1 p.m. – The Wild Hunt (Scotiabank 4) – 3/5
1:15 p.m. – Short Cuts Canada Programme 2 (Jackman Hall) – Review
2:30 p.m. – Valhalla Rising (Ryerson)
4 p.m. – Wavelengths 4: In Comparison (Jackman Hall) – Review
5:30 p.m. – Genius Within: The Inner Life of Glenn Gould (AMC 7) – 2.5/5
6:15 p.m. – Carcasses (Scotiabank 4) – 3.5/5
6:30 p.m. – Wavelengths 5: Une Catastrophe (Jackman Hall) – Review
7 p.m. – Sawasdee Bangkok (AMC 2)
8:45 p.m. – I Am Not Your Friend (AMC 5)
9 p.m. – Short Cuts Canada Programme 3 (Jackman Hall) – Review
11:59 p.m. – The Loved Ones (Ryerson)
After the jump, reviews of Wavelengths 4: In Comparison, Wavelengths 5: Une Catastrophe, and Short Cuts Canada Programme 3.
Wavelengths 4: In Comparison<
In Comparison (Harun Farocki) – Preceded by a minute-long short from Lisandro Alonso (director of last year’s Liverpool), In Comparison follows the production and use of bricks across the world. Beginning with the most basic forms of brick making still in use today all the way to the most advanced, there’s a sort of uneasy pacing that makes it oddly fascinating but at the same time pretty dull. What can we say? It’s a film about bricks. 3/5
Wavelengths 4: In Comparison plays Jackman Hall today at 4 p.m..
A Letter to Uncle Boonmee
Wavelengths 5: Une Catastrophe
A Letter to Uncle Boonmee (Apichatpong Weerasethakul) – Captivating but completely enigmatic, a camera gazes across the homes in an almost completely empty village while the letter to Uncle Boonmee is recited repeatedly. Ominous but also obscure, it’s stuck with us even if we didn’t grasp it. 4/5
Wavelengths 5: Une Catastrophe also features The Secret School; Une Catastrophe; Le Streghe, femmes entre elles; and Film for Invisible Ink, Case No. 142: Abbreviation for Dead Winter. It plays today at Jackman Hall at 6:30 p.m..
Runaway / Man vs. Minivan
Short Cuts Canada Programme 3
Runaway (Cordell Barker) – The kind of silly animated short that the NFB does so well—and indeed, Cordell Barker is behind the beloved short The Cat Came Back—Runaway follows a train full of lunatics—split between the first and second class carriages—as it chugs away without a driver. Full of hilarious touches and just enough meaning, it’s great fun for all. 4/5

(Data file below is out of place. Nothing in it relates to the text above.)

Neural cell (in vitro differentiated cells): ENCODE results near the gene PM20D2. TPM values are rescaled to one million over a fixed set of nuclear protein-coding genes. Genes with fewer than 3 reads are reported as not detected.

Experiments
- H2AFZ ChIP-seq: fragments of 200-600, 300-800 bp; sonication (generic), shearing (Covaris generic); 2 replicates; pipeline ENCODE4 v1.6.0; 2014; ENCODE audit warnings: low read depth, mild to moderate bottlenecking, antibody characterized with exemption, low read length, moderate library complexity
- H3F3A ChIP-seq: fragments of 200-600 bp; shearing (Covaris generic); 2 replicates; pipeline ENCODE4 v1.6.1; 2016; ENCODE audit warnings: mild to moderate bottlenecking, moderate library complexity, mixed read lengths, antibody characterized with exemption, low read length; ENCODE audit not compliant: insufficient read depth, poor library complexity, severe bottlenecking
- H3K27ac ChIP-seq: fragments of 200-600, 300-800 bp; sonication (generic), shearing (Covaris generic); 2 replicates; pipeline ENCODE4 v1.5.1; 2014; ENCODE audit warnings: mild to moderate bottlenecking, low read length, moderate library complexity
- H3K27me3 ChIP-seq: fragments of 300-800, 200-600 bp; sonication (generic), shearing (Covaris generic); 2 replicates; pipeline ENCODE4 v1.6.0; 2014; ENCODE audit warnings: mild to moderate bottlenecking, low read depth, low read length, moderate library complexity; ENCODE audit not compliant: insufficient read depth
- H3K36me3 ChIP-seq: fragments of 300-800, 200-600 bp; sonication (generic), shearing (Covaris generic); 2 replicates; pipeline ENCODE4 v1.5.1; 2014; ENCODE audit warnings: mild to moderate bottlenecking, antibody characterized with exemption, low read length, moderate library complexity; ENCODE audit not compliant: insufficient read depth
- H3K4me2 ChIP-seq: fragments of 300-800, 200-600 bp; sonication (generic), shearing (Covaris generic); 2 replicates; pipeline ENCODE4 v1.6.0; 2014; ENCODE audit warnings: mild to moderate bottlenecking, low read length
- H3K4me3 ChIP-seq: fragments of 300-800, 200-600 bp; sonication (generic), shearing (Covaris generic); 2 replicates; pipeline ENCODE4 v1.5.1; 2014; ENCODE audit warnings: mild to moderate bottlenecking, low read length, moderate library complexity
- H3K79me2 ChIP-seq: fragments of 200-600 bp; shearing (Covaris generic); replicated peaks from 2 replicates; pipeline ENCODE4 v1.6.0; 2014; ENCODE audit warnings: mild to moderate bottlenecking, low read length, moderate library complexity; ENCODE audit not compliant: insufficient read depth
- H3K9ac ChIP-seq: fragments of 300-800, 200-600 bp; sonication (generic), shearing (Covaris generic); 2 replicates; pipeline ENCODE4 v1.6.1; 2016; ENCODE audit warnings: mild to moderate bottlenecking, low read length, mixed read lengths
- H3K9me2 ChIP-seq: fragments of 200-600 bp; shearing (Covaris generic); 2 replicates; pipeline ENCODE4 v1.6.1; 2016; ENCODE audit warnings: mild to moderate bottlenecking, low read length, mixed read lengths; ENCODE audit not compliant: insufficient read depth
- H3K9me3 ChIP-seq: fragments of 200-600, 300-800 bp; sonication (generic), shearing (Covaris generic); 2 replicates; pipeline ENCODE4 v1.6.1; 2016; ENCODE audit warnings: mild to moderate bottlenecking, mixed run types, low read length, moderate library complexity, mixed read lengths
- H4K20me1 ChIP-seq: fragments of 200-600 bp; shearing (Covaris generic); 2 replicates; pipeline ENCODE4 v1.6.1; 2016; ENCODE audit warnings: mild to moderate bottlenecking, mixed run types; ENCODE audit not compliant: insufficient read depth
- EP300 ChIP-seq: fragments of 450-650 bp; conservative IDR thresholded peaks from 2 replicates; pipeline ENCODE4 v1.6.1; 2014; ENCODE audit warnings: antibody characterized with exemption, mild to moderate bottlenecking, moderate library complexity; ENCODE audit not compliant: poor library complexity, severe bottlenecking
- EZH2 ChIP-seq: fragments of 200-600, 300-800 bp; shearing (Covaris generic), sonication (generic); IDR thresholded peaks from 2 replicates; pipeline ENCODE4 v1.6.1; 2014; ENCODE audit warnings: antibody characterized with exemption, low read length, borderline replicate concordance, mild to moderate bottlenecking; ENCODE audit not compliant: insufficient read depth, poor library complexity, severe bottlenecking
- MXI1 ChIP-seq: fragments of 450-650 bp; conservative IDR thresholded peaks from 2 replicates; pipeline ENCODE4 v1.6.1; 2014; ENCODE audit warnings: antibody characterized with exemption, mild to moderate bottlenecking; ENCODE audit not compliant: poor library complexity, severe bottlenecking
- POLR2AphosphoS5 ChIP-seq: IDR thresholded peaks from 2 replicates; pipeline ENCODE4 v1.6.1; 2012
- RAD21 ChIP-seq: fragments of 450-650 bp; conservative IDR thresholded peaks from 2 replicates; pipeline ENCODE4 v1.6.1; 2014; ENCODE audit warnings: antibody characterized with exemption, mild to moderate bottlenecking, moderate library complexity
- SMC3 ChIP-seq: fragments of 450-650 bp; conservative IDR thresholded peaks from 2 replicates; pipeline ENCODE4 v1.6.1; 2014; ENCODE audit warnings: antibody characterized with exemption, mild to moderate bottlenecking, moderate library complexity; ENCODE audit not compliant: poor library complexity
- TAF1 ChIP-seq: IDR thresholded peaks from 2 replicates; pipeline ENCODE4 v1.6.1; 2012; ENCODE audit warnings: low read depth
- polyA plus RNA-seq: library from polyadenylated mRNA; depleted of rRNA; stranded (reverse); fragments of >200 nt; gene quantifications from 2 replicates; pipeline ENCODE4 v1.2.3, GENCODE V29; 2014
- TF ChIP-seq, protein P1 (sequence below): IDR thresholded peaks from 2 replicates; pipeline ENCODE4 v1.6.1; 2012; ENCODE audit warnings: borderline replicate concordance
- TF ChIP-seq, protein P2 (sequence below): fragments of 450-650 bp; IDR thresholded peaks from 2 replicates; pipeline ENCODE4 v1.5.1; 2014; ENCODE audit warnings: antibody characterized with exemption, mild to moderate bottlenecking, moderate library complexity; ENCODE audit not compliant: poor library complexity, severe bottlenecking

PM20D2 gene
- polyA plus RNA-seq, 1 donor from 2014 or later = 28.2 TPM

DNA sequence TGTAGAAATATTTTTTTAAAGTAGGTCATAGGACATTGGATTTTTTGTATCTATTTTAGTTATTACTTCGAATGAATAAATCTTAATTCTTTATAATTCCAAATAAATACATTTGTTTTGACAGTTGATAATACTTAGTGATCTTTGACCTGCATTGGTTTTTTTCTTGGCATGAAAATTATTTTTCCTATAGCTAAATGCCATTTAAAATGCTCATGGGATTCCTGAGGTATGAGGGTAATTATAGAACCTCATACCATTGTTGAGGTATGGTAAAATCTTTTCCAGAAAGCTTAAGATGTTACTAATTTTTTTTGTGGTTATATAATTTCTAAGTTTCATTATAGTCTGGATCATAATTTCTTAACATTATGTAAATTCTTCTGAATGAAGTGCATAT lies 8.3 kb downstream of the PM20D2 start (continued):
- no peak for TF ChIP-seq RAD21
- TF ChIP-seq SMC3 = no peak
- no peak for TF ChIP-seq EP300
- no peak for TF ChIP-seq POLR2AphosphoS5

Pointless Film (Peter Wellington) – Not the best title in the world, because this short about a relentless haggler attempting to buy a futon has such a telegraphed punchline (that isn’t even especially funny) that it does, yeah, feel entirely pointless. 1.5/5
Man vs. Minivan (Spencer Maybee) – Maybe it’s the sheer reliability of the horror of being given a minivan—and the middle-aged lifestyle that it implies—that made us like this CFC short so much, but it’s an amusing take on the cold-feet cliché with one really great, minivan-related joke that pretty much pays off the whole thing. Not groundbreaking, but sweet enough. 4/5
Soap (Dusty Mancinelli) – Soap seems to have no particular conviction in its eighties setting, treating it as little more than a gimmick, and this makes it kind of hard to treat the story of a cheating spouse’s unexpected complications with any particular reverence either—especially when it’s as formulaic as this. 2/5
Homeland Security (Isaac Cravit) – We think that the punchline of this film about a seemingly paranoid customs agent is supposed to simultaneously make us laugh through its crudity and make us rethink what we’ve seen, but it really doesn’t work. As pointless as Pointless Film, but, sadly, longer. 1.5/5
The Island (Trevor Anderson) – Trevor Anderson does a short bit of what is essentially stand-up comedy considering the concept of putting all the world’s gays on an Island. There’s some cheap and tacky animation (bananas and coconuts representing male genitals? Really?) and the line of thought isn’t that funny in the first place. 1.5/5
Short Cuts Canada Programme 3 also features Deadman. It plays tonight at Jackman Hall at 9 p.m., on September 14 at 3 p.m., and on September 18 at 7 p.m..